Race Weekend Central

A Necessary Change

So, the 96 Hours of Texas Motor Speedway are over. There have been a lot of rain delays in the history of the NASCAR Cup Series, but this one was one of epic proportions. While it wasn’t the longest ever, it is apparently the longest in which the competitors didn’t leave the track.

Why did it happen? Because NASCAR didn’t have an option, which is why there is another change that needs to happen for 2021.

There are several changes coming to the schedule in 2021. Like them or not, they are made in an effort to appease the fans. If the sanctioning body isn’t going to eliminate the playoff element of the schedule, it needs to implement two more changes, at least, going forward: there needs to be an off-week the week before the playoffs begin and before the championship race.

Both of these dates serve two purposes. First off, they will provide a potential makeup weekend should we run into a scenario like we had this past weekend. Once the race didn’t happen Monday, NASCAR could have waved the white flag and planned to have the race the week before the championship. The same could occur if there were a rain event, or other reason to postpone a race during the run up to the playoffs. If something occurs, it allows NASCAR to move a race without disrupting the playoff schedule and still get in the entire regular season.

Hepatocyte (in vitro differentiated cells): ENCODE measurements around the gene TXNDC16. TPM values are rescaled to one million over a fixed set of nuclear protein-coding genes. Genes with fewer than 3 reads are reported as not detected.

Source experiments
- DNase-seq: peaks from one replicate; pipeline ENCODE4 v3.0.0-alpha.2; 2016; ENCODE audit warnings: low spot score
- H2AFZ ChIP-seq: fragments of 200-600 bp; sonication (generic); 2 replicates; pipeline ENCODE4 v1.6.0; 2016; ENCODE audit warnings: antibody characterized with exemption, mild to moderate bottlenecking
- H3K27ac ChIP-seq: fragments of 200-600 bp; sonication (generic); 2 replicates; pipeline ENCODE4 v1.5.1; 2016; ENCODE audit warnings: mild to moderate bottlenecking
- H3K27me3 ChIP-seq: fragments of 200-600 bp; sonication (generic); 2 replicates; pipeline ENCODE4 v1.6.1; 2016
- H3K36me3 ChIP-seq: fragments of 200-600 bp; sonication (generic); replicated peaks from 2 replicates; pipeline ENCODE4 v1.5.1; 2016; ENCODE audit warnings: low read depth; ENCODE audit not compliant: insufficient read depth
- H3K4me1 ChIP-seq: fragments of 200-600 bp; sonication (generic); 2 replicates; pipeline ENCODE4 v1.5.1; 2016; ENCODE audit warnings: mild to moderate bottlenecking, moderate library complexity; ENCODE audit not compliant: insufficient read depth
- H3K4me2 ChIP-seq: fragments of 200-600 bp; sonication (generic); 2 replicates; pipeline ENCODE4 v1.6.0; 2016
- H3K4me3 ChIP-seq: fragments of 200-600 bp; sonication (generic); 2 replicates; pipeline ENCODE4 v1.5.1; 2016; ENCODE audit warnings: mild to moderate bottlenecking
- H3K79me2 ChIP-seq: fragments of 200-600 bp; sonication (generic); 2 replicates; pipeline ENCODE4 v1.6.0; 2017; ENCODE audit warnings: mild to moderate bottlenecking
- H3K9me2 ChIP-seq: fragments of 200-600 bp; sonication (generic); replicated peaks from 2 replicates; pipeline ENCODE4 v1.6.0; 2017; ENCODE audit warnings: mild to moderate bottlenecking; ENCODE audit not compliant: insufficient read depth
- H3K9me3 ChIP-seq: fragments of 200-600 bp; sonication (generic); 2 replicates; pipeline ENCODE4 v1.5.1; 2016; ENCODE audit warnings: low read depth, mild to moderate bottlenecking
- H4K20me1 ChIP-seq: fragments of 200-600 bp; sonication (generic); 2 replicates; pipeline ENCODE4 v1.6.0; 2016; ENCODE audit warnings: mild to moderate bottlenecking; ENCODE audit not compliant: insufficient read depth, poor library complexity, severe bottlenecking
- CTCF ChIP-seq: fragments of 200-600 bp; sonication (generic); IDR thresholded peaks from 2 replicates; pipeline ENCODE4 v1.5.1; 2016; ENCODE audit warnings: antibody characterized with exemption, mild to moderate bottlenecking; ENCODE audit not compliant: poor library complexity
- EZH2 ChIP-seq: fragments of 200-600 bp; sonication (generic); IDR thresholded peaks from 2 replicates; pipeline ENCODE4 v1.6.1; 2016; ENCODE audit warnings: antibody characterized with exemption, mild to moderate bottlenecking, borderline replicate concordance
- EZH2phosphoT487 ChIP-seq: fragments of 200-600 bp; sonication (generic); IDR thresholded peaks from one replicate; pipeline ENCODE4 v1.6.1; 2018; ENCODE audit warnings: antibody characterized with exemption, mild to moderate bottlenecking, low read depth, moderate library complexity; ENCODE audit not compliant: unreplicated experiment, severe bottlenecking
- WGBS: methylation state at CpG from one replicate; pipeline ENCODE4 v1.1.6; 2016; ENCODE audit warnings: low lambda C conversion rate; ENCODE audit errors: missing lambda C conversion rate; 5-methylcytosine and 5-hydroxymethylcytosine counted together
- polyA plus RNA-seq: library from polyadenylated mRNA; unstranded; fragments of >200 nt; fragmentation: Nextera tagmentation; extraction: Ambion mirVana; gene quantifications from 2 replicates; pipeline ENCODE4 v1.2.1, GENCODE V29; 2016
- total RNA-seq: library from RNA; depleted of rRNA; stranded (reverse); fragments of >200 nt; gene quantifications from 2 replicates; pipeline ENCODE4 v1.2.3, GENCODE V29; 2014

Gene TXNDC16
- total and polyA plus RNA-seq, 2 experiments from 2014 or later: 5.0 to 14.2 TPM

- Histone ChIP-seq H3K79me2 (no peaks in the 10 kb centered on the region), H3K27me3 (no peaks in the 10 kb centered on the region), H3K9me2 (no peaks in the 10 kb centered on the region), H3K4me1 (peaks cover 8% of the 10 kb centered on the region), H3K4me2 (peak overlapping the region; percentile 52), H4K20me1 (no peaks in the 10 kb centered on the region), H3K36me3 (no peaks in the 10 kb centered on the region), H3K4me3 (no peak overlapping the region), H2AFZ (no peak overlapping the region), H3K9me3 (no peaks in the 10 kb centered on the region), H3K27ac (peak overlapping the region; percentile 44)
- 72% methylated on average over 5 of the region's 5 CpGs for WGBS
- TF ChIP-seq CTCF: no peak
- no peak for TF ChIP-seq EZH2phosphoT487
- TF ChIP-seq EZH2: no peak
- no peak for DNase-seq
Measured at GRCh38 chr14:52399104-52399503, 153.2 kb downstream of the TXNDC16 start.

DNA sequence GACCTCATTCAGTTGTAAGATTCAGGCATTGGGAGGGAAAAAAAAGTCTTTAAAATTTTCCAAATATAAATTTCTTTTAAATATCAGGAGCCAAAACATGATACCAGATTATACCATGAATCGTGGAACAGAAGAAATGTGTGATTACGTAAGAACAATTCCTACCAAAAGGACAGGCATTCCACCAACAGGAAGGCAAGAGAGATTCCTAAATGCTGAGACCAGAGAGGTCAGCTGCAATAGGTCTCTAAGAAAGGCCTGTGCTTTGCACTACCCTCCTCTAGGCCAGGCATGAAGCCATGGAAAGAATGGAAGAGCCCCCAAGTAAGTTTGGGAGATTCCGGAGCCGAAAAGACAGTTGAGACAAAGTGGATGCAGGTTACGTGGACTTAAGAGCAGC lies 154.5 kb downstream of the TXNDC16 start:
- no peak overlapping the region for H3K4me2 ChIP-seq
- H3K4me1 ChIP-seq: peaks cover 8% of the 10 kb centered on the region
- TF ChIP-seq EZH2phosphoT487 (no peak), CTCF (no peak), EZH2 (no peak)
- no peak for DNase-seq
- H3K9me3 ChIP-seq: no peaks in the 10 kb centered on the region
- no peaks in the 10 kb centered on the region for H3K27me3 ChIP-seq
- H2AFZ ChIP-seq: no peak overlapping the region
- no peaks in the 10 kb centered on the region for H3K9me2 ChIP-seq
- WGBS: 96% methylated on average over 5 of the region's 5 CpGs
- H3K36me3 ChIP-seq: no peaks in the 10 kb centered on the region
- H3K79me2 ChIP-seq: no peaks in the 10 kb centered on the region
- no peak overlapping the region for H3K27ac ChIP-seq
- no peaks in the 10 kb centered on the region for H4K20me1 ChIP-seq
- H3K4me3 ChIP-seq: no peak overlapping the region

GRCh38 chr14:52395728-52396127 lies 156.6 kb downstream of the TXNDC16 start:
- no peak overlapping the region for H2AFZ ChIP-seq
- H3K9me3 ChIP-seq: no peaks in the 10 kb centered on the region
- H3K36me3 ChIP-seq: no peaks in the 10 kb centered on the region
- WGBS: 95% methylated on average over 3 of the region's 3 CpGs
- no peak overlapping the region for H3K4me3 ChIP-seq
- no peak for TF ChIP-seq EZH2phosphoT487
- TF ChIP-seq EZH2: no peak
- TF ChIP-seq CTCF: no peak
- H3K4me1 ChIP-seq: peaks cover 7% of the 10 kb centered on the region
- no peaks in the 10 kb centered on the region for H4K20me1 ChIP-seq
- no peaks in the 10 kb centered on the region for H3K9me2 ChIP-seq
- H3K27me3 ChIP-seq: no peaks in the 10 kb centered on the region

If a delay doesn’t occur, the weeks would allow for the contestants to receive the extra promotional coverage they deserve heading into the playoffs or the championship race. The measuring stick is always the Super Bowl. The NFL always has the week before the big game off so it can properly hype the match and the teams participating. Giving the playoff competitors and the final race championship contenders a week of hype will get everyone excited and give non-fans or casual fans a chance to learn more about them.

The exposure available on mainstream media would bring millions of eyeballs to the sport for the championship run or race that could lead to new fans and greater interest in the sport by fans and sponsors. The additional exposure for the car sponsors would provide them immense value and theoretically incentivize them to make a greater investment in the sport.

In addition to the exposure and hype, it would give the teams the opportunity to reset before the grind of the eliminations and for the championship contenders to have everything buttoned up to ensure their best effort in the final race. The longest season in professional sports takes a toll on everyone, and a week break before races 27 and 36 would do everyone some good.

Here’s to thinking that the sanctioning body will use their heads and build this cushion into the schedule. The dual purpose aspect of the weeks is undeniable and would help bring massive exposure to the playoff and championship teams while also giving them a chance to regroup.

About the author